So you go, “Wow — maybe it is him. But you know what? He’s not following all the rules. We have this book that’s the instruction manual, we call it the Bible.” Not that this story is heavy in any religious context. It’s not. It’s just more of me going, “If this happened, why would be so cynical as people?”
You’ve seen it in movies like “The World According to Garp” or “The Life or Brian” — even when it’s true, it’s not true. These twists on ideas when you just go, “No.” If someone came along but they didn’t follow [expectations], who are they dangerous to? They’re dangerous to the system, because the system — especially the religious system — is built on us going, “Oh, you guys have all the answers, and since you have all the answers, we’ll come every Sunday, and since we come every Sunday, we’ll give you some of our donation.” It’s a business model.
Full disclosure — I have not a religious ounce in my body. I am completely devoid of all of it. And it should come as no surprise to anybody — a guy like me has to write these stories, because anybody else, it would be blasphemy. To me, I just go, if somebody came down and didn’t follow the playbook exactly, I don’t care how many times he parts the sea, I think people would go, “He’s not the true one.” He’s just another celebrity we get to destroy — we build them up, and we knock them down, and the whole time, the guy’s going, “I’m just here. I don’t even know how all of this happened. Just back off, folks.”
I think that you’d have true enemies, because people then go, “Wow, you’re more powerful than us. We’ve got to stop them.” And then there would be people that go, “Hold a sec. If we get too many people believing in his gig, then there’s going to be less people believing in our gig, and that’s not good for business. Our institution has been around for a long time, and we kind of like it.” Do we, as an oil company — now I’m jumping tracks here — want to have electric cars? Of course not. There is a greed factor here. We are flawed. There are all these things that we’re all subject to.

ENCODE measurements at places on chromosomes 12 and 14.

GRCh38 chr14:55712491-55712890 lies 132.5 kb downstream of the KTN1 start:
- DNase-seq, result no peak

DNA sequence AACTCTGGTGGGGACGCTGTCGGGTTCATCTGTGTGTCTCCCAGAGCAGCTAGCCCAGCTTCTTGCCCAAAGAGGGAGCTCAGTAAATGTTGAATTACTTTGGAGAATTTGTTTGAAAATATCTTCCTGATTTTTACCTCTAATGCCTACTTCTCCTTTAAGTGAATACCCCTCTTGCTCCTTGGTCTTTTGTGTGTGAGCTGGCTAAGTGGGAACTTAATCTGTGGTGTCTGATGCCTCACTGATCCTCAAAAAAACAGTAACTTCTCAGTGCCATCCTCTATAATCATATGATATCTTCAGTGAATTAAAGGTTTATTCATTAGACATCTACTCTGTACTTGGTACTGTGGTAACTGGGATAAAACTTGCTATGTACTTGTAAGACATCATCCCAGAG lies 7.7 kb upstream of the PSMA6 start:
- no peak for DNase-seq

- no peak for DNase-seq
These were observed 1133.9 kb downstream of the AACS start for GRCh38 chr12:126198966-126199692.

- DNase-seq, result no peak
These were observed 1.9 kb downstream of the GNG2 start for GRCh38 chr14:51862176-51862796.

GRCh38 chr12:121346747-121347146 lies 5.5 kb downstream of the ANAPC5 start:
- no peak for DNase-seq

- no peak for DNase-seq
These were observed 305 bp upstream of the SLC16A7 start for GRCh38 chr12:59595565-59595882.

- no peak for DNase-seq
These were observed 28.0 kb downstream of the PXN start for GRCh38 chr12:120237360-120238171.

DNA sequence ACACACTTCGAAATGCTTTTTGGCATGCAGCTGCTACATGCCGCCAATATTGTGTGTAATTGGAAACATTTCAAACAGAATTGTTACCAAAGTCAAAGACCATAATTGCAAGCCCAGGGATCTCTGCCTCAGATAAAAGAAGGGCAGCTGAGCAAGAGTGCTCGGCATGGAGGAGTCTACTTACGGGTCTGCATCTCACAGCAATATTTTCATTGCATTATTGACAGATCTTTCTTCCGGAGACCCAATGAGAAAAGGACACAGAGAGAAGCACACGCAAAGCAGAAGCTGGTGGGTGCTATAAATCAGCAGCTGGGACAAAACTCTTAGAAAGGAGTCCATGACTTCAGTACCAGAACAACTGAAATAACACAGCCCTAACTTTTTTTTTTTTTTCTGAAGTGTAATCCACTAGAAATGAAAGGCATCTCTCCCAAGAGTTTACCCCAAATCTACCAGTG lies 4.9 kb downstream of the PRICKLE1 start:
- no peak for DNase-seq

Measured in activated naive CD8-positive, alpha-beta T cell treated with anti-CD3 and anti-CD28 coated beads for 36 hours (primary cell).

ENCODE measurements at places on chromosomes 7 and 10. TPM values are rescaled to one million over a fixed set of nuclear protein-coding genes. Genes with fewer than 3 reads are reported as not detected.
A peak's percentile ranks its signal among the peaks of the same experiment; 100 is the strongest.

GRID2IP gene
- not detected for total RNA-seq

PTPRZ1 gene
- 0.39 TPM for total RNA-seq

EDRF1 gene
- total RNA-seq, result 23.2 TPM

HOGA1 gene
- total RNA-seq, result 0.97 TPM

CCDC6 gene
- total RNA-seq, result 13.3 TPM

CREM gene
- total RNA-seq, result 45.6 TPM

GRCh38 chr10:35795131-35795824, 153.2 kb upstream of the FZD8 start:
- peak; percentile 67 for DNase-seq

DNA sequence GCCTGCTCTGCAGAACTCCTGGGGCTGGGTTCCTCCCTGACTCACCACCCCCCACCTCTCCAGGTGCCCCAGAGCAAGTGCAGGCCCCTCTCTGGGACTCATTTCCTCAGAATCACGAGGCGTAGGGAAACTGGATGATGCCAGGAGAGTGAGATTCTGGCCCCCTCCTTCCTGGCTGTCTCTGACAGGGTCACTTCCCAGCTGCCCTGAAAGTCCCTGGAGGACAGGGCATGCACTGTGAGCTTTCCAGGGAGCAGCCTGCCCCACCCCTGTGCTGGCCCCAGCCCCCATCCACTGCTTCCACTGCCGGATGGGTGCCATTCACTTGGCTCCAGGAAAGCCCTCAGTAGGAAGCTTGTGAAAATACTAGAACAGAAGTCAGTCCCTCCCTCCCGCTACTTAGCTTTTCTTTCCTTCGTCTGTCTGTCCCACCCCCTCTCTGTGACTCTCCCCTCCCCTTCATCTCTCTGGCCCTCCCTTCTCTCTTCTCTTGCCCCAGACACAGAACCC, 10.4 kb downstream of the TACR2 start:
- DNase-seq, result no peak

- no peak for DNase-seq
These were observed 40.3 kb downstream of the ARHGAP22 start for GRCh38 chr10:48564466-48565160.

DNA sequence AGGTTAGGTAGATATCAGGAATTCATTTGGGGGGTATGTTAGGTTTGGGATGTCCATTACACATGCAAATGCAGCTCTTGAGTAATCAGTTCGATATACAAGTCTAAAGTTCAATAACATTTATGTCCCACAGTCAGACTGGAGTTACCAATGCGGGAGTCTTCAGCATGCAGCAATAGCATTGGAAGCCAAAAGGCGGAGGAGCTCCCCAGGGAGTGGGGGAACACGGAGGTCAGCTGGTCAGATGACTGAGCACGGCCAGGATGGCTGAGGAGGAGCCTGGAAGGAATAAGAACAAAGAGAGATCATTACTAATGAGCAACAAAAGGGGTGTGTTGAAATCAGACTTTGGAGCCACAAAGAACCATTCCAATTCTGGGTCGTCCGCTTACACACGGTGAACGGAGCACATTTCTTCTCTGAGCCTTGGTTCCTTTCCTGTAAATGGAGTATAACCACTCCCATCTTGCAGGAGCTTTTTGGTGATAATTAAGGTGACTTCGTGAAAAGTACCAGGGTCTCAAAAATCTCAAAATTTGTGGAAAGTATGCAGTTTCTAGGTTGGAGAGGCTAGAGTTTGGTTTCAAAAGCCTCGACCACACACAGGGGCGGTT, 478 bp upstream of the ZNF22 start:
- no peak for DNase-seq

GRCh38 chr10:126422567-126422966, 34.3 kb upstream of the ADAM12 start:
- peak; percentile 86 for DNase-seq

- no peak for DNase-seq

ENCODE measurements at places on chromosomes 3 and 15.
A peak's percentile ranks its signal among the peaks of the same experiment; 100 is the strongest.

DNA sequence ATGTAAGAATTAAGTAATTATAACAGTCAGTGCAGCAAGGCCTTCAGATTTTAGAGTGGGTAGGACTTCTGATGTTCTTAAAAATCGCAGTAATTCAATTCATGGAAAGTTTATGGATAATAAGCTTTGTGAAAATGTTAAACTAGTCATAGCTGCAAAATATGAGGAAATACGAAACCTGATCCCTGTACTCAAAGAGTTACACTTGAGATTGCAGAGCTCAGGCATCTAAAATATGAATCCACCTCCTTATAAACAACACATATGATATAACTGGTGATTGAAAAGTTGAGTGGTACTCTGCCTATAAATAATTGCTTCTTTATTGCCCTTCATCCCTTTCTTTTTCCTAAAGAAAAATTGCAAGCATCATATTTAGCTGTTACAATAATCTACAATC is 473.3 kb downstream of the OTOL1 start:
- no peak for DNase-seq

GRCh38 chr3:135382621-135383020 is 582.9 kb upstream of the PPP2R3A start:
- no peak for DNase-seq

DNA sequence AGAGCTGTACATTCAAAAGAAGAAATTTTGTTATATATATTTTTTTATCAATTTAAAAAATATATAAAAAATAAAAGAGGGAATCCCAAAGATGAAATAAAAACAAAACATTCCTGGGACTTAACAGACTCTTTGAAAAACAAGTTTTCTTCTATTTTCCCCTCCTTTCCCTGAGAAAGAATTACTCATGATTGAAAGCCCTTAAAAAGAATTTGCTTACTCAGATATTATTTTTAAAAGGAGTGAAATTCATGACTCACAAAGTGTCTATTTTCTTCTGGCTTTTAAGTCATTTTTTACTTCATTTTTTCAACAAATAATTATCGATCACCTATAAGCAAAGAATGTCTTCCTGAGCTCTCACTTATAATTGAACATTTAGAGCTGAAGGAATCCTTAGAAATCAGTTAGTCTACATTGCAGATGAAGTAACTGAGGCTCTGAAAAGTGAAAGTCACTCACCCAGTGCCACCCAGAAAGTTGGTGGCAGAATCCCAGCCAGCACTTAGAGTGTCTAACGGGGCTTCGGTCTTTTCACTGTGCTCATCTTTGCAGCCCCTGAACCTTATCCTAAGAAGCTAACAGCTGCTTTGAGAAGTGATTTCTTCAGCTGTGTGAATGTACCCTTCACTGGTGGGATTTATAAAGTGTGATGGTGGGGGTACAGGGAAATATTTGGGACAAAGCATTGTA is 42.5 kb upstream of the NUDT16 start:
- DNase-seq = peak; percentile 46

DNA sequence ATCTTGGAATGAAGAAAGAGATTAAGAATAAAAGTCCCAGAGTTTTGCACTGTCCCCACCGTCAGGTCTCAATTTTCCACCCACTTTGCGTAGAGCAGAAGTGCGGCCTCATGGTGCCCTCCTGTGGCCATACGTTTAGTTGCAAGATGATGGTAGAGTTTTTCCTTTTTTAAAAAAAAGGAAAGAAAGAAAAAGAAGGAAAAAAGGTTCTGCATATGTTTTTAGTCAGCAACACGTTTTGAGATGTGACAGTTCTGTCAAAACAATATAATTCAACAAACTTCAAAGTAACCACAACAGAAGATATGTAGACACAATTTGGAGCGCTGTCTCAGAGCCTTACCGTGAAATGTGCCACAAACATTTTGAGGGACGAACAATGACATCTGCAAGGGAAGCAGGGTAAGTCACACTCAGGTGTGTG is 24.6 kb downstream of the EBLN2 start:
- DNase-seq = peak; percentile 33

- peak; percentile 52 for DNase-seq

To me, it’s just playing all that. Even if somebody were to come down and say, “Yes, I am that person,” I just think that the world as a whole would be somewhat cynical. That would be people that would go, “I don’t care;” and some people would go, “Yes, OK, teach me;” and other people who would just go, “He’s a danger. He’s a danger to status quo, and we can’t have that.” Even though he’s a nice guy, and he’s doing lots of good stuff, and he could do lots and lots of good stuff, our greed, our wanting to maintain our power base, we’re not willing to sit still for all of that.
With all that, does any of that play into the backstory, per se, of this? Not really. There’s elements of it, but it’s more of finding out the mystery of this man that seems to have things that he can do that nobody else on the planet can do, and what does it all mean? Is it good, bad or indifferent?
Sounds like a lot of big ideas, and something like that obviously takes the right artist. Clayton Crain illustrated this series, and fans have seen his work at Marvel, Valiant and Top Cow, and he started his career working with you on “Curse of the Spawn” and “KISS: Psycho Circus.” This sounds like a different type of story for him — what’s your take on his work on “Savior”?